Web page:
Cannot contract away FAA Section 10 appeal provisions. After a settlement of $85 million in the Wal-Mart wage and hour multidistrict litigation, the district court awarded $28 million in attorney fees. Plaintiffs' counsel disagreed among themselves as to splitting up this award, so they agreed to "binding, non-appealable arbitration."
After the arbitrator issued an award dividing up the attorney fees, one of the attorneys moved to confirm the award, and another attorney moved to vacate the award. The district court confirmed the award, finding no basis for vacating it.
Of course, the loser appealed the non-appealable award to the 9th Circuit.
The 9th Circuit decided that the award was indeed appealable. Burton v. Class Counsel and Party to Arbitration (9th Cir 12/17/2013).
- "Non-appealable" is ambiguous because courts have read that language two ways:
- It precludes only federal court review of the merits of the arbitrator’s decision, and does not eliminate the parties’ right to appeal from the arbitrator’s decision under § 10 of the Federal Arbitration Act (FAA).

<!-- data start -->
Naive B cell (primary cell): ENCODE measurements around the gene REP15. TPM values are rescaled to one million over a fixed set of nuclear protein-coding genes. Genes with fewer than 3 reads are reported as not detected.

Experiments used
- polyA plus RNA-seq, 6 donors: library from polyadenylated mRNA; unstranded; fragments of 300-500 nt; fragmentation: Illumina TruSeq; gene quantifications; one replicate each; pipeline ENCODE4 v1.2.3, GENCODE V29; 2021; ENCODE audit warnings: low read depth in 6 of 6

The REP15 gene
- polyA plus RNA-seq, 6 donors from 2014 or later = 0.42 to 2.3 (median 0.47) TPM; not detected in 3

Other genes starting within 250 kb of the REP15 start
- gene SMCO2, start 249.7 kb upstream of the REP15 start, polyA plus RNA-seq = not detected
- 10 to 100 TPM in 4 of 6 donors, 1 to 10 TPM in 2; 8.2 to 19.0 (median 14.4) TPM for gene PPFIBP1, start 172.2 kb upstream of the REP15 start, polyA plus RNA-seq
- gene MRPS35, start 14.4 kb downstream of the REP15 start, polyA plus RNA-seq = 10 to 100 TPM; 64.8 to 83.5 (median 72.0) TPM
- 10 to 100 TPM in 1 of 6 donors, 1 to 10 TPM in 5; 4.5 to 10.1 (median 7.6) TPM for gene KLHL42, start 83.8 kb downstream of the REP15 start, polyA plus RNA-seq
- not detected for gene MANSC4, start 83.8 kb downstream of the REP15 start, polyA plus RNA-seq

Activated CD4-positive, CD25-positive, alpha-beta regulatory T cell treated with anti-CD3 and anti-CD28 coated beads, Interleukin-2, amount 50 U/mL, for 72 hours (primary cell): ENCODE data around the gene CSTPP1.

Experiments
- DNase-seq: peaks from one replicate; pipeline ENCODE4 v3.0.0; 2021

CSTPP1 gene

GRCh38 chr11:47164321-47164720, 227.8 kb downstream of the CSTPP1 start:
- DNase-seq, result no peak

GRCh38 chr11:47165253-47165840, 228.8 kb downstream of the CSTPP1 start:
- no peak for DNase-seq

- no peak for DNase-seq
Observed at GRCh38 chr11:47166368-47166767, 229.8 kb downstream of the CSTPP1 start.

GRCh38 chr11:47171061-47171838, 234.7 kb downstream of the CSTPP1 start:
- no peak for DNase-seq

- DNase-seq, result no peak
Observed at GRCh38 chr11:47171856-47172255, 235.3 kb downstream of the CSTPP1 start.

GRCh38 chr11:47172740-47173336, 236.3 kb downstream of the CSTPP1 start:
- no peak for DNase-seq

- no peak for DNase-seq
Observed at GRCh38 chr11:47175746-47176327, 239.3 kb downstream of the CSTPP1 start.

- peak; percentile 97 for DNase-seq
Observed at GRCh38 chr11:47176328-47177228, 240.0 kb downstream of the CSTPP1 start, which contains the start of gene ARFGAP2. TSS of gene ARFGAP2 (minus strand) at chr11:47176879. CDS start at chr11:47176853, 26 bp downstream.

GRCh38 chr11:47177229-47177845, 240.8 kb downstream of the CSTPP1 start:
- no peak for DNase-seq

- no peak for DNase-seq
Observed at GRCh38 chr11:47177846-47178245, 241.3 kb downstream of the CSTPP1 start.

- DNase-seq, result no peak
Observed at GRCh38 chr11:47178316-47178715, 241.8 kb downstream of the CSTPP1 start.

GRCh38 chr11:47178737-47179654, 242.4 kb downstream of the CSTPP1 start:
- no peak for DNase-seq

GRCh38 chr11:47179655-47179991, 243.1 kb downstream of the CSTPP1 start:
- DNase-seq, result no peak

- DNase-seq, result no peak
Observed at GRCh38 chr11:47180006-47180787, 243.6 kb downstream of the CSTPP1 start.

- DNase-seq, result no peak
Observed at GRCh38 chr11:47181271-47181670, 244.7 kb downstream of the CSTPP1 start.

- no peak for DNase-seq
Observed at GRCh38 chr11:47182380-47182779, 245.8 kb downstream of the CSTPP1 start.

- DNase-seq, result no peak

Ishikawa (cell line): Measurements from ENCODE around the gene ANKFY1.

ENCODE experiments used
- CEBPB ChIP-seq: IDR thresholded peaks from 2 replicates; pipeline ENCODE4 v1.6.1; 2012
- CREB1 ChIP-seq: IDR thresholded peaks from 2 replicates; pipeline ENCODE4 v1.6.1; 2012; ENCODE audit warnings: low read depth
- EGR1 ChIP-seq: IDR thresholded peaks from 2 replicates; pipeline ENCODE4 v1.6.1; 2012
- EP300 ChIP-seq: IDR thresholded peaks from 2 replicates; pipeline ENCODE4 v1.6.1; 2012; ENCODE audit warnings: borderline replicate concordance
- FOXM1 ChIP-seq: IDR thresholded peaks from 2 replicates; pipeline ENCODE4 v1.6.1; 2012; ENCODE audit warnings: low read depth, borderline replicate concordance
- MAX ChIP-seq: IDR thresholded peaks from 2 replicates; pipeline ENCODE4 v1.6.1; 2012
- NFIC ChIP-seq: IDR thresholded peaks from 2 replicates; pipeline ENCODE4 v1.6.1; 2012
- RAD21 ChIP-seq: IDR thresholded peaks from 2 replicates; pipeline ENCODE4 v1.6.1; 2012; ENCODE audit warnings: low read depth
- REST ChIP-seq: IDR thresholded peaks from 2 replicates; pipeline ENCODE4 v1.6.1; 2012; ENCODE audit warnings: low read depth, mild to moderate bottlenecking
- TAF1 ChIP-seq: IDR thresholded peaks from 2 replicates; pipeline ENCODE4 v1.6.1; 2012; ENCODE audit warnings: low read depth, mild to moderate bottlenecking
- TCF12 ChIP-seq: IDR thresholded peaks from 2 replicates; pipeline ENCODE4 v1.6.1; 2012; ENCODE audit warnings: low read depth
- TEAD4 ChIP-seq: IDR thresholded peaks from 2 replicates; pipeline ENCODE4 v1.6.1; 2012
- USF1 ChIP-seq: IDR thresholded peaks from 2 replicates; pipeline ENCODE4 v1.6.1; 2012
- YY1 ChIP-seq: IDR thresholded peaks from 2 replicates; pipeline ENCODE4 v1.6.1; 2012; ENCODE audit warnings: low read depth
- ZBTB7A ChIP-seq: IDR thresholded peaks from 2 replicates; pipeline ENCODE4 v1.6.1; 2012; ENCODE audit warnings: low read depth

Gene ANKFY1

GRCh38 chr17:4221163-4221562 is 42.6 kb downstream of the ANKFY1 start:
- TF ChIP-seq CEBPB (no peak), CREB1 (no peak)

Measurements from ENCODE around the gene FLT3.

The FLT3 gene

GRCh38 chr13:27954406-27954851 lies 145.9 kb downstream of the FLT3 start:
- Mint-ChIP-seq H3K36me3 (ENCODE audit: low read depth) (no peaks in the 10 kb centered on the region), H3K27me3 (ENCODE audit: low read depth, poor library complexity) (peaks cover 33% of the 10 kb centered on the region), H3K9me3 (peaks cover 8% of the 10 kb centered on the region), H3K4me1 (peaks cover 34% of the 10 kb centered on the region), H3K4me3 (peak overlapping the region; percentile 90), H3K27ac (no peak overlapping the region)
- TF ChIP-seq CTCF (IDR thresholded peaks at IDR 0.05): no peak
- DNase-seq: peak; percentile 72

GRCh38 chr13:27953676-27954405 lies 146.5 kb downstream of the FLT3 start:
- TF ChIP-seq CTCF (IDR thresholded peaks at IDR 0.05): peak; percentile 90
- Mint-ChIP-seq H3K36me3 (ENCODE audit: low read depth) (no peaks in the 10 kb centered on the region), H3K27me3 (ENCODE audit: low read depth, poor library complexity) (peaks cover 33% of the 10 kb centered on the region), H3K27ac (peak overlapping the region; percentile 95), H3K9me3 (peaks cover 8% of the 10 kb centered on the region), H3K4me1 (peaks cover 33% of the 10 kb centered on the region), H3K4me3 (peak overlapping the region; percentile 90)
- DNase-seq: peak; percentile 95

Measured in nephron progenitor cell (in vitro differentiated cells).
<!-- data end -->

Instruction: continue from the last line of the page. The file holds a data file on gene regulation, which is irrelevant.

- It divests both the district court and the 9th Circuit of jurisdiction to review the arbitration award on any ground.
- Hall Street Associates v. Mattel, 552 US 576 ( US Supreme Court 2008) held that parties could not contract for judicial review that was greater than that provided by the FAA, so it follows that parties cannot contract for any less review than the FAA provides. So, Section 10 review is still available in the courts.
I think that's an argument only a lawyer could follow.